This November you will see Amendment 3 dressed up in lamb’s clothing, promising (unbelievably) increased funding for education, caps on spending, etc.  The Center for Budget and Policy Priorities estimates that if this amendment were in place today it would cost the state in excess of $11 billion in revenues for services in just 10 years.
Let’s hope Florida voters don’t line up to be duped by this failed experiment that has wisely been rejected by 30 other states. The League urges all citizens to “Say No!” to proposed Amendment 3 to our Florida Constitution on the ballot this November, along with all the 11 proposed and ill-advised state amendments on your ballot this year.
Stephen Precourt
Republican state representative, District 41 (parts of Lake, Orange and Osceola counties)
Amendment 3 amends the Florida Constitution -- encouraging responsible budgeting by the state Legislature. It will replace the existing state revenue limitation, one based on personal income growth, with a new limitation based on inflation and changes in population. This amendment limits irresponsible spending and establishes a method to ensure any excess revenue is saved to address future economic hardships.
Just like your personal budget, the State of Florida must prepare a balanced budget. However, during times of growth, the state collects a larger amount of revenue than needed.  Unfortunately in the past, the Legislature has spent excess revenues instead of "saving for a rainy day." In the last couple of years, when revenues fell significantly and demand for state assistance was at an all-time high, having to decide which crucial services to curtail became an exceedingly difficult task without adequate savings.
Amendment 3 addresses the issue of having an adequate financial reserve to pull from when our economy is struggling. If state revenues collected exceed the new state limitation, additional monies will first be deposited into the Budget Stabilization Fund, then used to support and maintain public schools, and finally returned directly to the taxpayers.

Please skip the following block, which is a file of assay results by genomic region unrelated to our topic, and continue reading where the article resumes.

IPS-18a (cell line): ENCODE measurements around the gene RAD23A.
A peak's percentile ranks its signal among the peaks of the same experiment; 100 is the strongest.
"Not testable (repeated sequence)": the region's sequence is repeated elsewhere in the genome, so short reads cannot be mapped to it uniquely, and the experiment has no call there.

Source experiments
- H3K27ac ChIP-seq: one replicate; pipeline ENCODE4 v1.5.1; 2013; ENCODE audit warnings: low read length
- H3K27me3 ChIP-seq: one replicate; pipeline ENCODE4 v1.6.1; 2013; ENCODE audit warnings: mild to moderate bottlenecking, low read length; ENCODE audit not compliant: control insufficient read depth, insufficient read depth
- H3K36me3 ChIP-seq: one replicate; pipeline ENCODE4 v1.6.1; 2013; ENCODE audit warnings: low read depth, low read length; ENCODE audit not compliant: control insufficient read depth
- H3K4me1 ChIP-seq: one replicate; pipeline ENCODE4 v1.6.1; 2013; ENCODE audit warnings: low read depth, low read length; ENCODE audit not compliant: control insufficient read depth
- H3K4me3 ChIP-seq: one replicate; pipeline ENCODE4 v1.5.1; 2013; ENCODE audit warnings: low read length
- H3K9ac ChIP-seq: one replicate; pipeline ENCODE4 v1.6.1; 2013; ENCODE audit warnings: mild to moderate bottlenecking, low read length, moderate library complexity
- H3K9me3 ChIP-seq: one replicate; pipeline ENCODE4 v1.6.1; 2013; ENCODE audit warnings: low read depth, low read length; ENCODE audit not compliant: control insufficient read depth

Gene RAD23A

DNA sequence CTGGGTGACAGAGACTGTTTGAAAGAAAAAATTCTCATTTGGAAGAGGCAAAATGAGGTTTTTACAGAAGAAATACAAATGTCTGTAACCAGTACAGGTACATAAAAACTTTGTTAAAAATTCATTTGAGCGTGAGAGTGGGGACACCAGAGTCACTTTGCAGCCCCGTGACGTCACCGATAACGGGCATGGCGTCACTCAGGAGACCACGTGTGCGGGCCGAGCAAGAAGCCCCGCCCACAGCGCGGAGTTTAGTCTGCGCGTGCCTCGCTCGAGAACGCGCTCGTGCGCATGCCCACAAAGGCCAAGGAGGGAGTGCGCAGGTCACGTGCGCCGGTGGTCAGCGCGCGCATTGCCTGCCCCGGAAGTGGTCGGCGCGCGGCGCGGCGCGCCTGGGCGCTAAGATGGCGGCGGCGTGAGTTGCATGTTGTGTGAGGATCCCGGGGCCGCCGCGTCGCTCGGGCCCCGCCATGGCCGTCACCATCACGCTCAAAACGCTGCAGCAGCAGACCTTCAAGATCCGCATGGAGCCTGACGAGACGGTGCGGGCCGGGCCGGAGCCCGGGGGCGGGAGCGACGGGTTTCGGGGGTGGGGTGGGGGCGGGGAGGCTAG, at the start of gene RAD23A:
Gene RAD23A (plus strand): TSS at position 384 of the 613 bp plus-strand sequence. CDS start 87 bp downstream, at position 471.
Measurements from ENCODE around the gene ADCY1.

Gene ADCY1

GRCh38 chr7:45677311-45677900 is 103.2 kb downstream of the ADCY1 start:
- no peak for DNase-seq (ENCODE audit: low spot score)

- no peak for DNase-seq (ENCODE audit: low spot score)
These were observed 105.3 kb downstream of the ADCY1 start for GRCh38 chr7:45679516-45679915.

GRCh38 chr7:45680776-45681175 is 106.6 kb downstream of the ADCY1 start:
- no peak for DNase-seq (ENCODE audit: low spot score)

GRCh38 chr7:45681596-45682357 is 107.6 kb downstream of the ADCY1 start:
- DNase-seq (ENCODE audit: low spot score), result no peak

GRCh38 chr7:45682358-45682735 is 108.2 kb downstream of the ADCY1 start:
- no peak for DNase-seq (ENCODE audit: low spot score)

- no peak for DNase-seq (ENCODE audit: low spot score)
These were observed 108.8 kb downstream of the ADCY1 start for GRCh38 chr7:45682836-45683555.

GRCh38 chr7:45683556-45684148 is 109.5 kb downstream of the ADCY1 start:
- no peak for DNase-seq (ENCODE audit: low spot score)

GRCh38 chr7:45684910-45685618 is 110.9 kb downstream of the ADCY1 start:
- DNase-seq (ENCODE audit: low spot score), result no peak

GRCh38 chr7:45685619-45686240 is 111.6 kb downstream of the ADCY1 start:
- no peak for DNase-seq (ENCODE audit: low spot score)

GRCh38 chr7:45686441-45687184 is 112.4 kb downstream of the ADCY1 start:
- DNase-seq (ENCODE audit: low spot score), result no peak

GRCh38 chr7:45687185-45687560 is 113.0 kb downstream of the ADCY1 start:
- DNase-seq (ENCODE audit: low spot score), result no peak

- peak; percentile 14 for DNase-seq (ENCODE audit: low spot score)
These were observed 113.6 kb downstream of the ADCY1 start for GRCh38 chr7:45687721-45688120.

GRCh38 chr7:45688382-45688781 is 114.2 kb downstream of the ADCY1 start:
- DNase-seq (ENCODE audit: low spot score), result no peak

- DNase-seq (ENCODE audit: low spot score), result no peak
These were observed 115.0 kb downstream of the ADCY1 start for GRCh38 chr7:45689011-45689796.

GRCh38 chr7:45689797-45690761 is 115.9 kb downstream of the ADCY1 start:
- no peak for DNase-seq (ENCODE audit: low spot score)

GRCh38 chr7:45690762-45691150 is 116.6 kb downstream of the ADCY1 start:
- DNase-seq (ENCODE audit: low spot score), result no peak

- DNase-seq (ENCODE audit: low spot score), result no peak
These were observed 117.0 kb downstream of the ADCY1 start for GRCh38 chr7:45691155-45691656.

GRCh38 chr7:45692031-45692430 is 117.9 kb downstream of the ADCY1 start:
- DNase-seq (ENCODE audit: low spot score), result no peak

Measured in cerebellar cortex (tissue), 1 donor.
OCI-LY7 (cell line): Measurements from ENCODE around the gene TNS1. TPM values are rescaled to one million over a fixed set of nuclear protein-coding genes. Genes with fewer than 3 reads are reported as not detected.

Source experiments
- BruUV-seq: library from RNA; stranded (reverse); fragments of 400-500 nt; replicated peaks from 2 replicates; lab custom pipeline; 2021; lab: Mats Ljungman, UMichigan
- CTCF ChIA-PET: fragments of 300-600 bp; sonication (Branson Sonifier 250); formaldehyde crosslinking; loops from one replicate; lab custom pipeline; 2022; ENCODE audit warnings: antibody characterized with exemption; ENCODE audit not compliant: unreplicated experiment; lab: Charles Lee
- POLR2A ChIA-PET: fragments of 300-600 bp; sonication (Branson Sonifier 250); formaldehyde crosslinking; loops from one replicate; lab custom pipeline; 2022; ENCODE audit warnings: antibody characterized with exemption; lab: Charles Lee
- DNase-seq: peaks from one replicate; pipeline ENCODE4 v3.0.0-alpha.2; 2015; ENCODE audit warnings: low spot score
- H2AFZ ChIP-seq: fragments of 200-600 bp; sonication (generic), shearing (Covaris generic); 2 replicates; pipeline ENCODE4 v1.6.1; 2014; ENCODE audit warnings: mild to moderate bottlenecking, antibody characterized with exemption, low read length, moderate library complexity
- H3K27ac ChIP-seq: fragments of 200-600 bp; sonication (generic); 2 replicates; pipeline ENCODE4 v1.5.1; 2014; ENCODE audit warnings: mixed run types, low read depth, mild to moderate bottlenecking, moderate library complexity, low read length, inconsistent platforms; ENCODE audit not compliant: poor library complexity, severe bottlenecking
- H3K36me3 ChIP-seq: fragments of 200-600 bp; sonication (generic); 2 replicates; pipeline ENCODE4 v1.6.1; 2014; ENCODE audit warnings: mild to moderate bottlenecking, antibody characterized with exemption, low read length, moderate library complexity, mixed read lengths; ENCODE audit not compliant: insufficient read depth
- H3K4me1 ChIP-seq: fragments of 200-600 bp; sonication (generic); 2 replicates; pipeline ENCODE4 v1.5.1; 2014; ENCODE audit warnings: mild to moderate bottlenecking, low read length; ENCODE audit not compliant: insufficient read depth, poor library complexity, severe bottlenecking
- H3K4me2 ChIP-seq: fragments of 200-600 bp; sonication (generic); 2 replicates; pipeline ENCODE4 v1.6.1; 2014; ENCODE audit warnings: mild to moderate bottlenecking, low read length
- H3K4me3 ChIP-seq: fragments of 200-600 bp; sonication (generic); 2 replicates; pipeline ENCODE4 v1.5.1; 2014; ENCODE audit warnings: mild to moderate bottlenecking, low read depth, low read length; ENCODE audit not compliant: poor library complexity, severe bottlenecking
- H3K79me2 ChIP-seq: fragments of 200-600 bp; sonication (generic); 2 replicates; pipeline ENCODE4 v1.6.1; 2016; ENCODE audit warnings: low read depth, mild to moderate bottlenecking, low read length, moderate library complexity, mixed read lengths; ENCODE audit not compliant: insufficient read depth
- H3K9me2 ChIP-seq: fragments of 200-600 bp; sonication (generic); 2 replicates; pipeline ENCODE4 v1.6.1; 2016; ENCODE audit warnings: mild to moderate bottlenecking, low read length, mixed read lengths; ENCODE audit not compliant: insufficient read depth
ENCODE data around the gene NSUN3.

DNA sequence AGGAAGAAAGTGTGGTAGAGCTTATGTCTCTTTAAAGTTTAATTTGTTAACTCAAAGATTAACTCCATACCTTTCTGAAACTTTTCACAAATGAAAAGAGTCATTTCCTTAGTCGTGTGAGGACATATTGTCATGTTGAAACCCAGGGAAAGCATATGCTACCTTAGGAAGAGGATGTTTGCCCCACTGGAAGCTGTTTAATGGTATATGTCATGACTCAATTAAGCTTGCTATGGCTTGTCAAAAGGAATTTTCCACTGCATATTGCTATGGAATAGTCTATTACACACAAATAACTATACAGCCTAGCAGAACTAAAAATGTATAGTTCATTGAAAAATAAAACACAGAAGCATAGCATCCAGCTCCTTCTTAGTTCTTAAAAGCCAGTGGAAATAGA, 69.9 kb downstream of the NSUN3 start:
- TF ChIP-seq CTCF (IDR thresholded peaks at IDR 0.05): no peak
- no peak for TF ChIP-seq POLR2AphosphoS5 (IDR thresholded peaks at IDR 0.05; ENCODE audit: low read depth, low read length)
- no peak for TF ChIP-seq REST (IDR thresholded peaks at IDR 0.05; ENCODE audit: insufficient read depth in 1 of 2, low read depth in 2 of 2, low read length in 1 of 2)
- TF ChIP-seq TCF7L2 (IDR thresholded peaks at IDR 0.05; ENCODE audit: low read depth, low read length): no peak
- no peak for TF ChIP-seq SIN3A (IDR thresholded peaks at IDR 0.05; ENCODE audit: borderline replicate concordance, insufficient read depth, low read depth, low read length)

The Legislature will still have the flexibility, albeit limited, to increase the revenue limitation by a super majority vote (60 percent) for a temporary increase in the cap, and a two-thirds vote for a permanent increase. Alternatively, the proposed increase in the cap can be placed before the voters, requiring approval by 60 percent. These precautions allow for the Legislature to respond to unique factors that may arise in the future, but requires government and the citizens of Florida to consciously approve spending above the designated cap.
Amendment 3 is also not Colorado TABOR; it only applies to state spending, not local governments.  The most important difference is that the revenue limitation in Amendment 3 grows each year from the prior year’s limitation, not the prior year’s actual revenues. Unlike in Colorado, our proposed responsible limitation would not have a ruinous “ratcheting down” effect on the cap during economic downturns, which prevents a normal recovery.
Citizens have the ability to make Amendment 3 part of our Florida Constitution on November 6. Amendment 3 ensures the Legislature is accountable by controlling growth in big government spending and holds state government to be fiscally responsible, by long-term, stable budgeting.